Steamboat Springs Wyoming rancher Hugh Peltz pulled into the Routt County Fairgrounds on Saturday morning with an empty trailer that could hold about 10 head of cattle. He hoped to leave with a full trailer and 10 new Angus bulls to take home to his ranch.
“I’m not into any particular blood lines,” Peltz said as he sat in the fairground bleachers waiting for the auction to begin. “I’m just going to look at their performance and then make a decision. They’ve got some good bulls here, and they’re all high-altitude, too.”
The North Western Colorado Bull Sale saw 35 bulls change hands, bringing in a total of $94,700. The bulls sold for an average of $2,706, which is the highest average in the sale’s history, according to Marsha Daughenbaugh, executive director of the Community Agriculture Alliance.
Daughenbaugh said the sale began a decade ago when the alliance, Routt County CattleWomen and the Routt County Extension Office saw the need to organize a local auction.
“It might never be the biggest bull sale,” Daughenbaugh told the crowd of more than 100 people. “We just hope we can grow every year.”
This year’s sale, the ninth annual, took place on a rainy, cool Saturday morning.
The ranchers and their families were dressed in winter ranch wear and mud boots as they ambled around the large animal barn, tipping their hats to one another. Carhartt-clad children climbed fences and rolled in the dirt while their parents talked shop with friends and colleagues.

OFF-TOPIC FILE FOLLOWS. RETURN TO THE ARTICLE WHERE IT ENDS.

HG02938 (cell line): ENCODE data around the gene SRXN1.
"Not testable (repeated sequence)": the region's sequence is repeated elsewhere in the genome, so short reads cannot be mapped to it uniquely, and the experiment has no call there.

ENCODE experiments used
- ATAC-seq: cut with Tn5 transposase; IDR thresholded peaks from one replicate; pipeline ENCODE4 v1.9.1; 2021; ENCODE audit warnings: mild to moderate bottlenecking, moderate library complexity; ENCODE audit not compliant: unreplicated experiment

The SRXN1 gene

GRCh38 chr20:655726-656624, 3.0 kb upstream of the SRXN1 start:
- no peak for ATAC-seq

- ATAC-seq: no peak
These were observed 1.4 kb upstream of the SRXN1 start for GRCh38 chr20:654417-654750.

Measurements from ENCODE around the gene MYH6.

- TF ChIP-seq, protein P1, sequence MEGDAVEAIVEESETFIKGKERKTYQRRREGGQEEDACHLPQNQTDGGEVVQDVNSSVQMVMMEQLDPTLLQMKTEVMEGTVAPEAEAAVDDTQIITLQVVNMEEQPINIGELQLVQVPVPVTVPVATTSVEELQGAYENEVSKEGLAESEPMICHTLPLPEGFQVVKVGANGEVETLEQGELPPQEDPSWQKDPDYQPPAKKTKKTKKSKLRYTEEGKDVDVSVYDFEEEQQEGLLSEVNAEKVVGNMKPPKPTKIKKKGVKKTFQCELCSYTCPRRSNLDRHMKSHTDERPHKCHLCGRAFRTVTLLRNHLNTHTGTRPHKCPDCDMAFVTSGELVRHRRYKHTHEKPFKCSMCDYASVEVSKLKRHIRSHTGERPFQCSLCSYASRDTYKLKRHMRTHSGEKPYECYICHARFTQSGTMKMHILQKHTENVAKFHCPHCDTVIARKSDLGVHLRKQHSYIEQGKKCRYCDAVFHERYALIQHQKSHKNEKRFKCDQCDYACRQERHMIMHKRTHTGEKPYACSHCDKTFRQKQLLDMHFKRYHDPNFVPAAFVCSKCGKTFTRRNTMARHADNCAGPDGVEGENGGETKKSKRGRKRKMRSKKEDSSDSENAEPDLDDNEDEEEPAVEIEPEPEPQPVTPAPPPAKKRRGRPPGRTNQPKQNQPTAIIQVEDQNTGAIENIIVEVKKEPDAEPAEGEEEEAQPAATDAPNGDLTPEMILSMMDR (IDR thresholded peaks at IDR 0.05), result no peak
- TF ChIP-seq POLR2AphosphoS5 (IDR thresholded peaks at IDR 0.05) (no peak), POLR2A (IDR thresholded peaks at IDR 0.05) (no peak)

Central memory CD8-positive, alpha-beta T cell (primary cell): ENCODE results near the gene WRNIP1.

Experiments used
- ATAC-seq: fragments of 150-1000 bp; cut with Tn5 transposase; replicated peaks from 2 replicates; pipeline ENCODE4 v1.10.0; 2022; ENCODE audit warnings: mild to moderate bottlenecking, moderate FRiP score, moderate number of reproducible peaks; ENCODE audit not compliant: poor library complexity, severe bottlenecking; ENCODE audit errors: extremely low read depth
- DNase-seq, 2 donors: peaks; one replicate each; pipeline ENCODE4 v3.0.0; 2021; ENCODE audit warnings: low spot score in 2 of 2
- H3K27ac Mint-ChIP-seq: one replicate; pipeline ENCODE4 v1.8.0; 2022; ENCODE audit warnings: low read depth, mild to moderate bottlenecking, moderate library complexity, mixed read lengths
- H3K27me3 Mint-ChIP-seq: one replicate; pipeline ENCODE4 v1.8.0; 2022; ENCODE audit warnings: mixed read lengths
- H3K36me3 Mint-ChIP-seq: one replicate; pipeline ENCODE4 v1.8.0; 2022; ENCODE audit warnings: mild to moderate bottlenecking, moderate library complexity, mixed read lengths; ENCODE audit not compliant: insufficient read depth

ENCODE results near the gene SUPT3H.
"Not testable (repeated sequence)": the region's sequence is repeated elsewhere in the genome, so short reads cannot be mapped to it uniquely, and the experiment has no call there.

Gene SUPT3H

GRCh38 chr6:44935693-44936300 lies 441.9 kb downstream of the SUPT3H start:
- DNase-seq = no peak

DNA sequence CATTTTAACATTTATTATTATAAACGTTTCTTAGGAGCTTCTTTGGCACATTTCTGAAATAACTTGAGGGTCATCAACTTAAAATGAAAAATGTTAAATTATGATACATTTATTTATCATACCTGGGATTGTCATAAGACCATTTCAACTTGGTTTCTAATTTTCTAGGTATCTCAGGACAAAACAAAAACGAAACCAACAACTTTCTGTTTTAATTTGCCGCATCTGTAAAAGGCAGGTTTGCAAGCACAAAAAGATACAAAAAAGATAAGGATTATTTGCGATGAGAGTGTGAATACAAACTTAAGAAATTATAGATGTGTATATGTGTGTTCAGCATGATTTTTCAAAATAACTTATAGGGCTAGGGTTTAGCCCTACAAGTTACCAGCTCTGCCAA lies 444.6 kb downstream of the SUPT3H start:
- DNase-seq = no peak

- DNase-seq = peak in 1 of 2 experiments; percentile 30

“It’s a nice opportunity for people to get together and visit with neighbors and buy some nice bulls,” Daughenbaugh said.
The sale bulls came from several seed stock ranches across Northwest Colorado, from as far as Carbondale and as near as Craig.
Buying bulls from the mountain area is an important consideration for local ranchers.
Angus raised at a lower elevation can sometimes have heart problems when living up high, Daughenbaugh said, so many of the ranchers advertised their animals as high-altitude bulls and touted the animals’ Pulmonary Arterial Pressure test scores as a measure of their resilience at high elevations.
“They have to be hardy, just like we are,” Daughenbaugh said.
Bulls are bred for certain characteristics, including the birth weight of the calves they can produce. Ranchers intending to buy eyed the stature of the animals in addition to the collection of statistics posted on their pens.
Daughenbaugh said most of the bulls bought at Saturday’s event would stay in the Yampa Valley area, producing the local Angus beef stock for years to come.
Before the sale began, James Carnahan, of Rifle, said he was optimistic about the cattle market and expected to receive fair prices for his bulls.
“They’ve been up,” he said about prices. “The cattle market is really good right now.”
The numbers turned out even better than expected, with the average price almost $500 higher than last year. One of Carnahan’s bulls sold for $4,200.
“It’s good for the cattle industry, you bet,” Daughenbaugh said about the sale prices this year. “And there were good animals here today, and the buyers recognized that.”
— To reach Nicole Inglis, call 970-871-4204 or email ninglis@SteamboatToday.com